This article was produced in partnership with Pivot PL, an organisation helping schools improve teaching practice, student wellbeing and leadership with actionable, evidence-based insights.
Pivot PL began as a lively discussion between three women sharing a passion for education. The organisation now serves over 700 schools across Australia to improve teaching at the classroom, school and system level, and providing educators with a shared language for discussing different teaching approaches with colleagues.
The findings from a 2021 pilot of a new student wellbeing tool from Pivot PL has important lessons for schools setting out wellbeing plans during a new wave of the pandemic.
While most of the Pilot schools implemented the Wellbeing for Learning tool during remote learning, it was seen as an essential priority because they knew that focusing on wellbeing would support students through the disruption. The schools were able to monitor the general wellbeing, resilience, safety, and belonging of students as well as protective behaviours like sleep, schoolwork and family. A leader taking part in the pilot shared:
“Starting the school morning every morning by helping our students be their best and give their best, and looking at their wellbeing, is really important for us.”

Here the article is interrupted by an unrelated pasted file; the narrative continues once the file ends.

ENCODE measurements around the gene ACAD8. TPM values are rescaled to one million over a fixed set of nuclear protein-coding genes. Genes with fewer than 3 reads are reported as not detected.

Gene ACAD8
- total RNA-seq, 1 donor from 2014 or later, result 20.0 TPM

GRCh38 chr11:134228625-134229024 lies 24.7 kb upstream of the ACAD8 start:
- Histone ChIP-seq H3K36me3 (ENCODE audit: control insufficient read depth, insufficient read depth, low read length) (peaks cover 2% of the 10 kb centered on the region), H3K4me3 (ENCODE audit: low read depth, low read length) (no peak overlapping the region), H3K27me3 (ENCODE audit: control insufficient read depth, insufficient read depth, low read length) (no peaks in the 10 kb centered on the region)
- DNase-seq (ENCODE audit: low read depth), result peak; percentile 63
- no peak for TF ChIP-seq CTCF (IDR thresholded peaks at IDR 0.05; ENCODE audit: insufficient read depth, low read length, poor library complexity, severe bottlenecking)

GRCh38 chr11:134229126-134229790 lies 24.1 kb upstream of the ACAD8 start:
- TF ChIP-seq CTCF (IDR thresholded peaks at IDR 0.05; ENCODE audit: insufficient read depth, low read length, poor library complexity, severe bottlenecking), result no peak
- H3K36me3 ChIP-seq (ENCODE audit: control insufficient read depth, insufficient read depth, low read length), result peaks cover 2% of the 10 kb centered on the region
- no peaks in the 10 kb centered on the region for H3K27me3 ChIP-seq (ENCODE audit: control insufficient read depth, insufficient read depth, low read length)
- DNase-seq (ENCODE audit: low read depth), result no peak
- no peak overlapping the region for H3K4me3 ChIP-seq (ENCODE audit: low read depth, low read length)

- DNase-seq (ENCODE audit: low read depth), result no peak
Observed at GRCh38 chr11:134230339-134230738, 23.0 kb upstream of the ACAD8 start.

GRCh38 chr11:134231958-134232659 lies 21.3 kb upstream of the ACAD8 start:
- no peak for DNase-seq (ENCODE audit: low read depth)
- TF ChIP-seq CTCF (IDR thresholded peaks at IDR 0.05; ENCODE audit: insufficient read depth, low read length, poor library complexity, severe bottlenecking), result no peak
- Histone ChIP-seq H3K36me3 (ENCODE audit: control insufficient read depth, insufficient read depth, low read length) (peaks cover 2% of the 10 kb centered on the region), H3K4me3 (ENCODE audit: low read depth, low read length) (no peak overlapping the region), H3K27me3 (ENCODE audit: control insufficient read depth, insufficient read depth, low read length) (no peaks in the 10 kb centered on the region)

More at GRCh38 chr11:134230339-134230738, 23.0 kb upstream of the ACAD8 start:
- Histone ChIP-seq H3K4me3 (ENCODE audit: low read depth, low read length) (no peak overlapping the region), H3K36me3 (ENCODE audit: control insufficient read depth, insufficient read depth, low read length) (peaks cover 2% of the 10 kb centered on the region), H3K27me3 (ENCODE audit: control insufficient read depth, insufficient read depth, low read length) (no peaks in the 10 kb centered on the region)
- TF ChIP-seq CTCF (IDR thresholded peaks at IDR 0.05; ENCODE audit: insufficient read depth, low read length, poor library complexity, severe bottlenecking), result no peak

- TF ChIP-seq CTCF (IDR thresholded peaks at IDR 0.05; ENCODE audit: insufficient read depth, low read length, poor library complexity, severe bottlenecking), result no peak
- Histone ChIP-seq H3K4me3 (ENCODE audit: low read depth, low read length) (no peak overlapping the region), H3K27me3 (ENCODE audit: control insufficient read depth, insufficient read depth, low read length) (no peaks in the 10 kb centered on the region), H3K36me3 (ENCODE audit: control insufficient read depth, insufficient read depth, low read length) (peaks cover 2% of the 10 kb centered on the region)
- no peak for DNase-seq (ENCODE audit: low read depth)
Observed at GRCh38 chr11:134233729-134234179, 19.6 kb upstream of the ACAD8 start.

Over 20,000 young people took part in the pilot, which found a full third of the learners struggled with their wellbeing each week. While the need for support was common, students identified that they didn't know who to talk to or how to ask for help when they had a problem.
Many of the pilot schools had processes to support students, but were surprised by the number of new students asking for help. 80% of help-seeking students were new each week. When completing the weekly, one-minute wellbeing check-in, students in the pilot could send an alert for help to teachers or wellbeing leaders, and be connected to support services beyond the school. This data informed schools where to direct their efforts in ways that hadn’t been possible before, guided by targeted, evidence-based resources for pastoral care leaders and teachers.
It was clear from the pilot that a focus on wellbeing with a fit-for-purpose tool can make a difference for students. Early findings showed an uptick in students knowing where to go for support, and the research shows that when students seek help it can have a dramatic positive impact on general wellbeing. For schools, access to this kind of data was an important part of an overall approach to wellbeing:
“Getting to know our students as a whole student, as a whole person, is paramount. It’s really important to make sure that they have a trusted teacher they can go to, and that can help them get started on the right foot.”
Research shows that students who are happy and well are better able to learn and that youth wellbeing is in decline2. Schools who check in regularly, monitor wellbeing, and are ready to respond have a reliable way to support their students. Wellbeing tools can guide schools to show genuine curiosity, care and concern for how young people are feeling and present an opportunity not to be missed.
Pivot will publish a report on the evidence from the Wellbeing for Learning pilot. Schools can get access to the findings, and learn more about the tool by signing-up for a demo of the Pivot platform.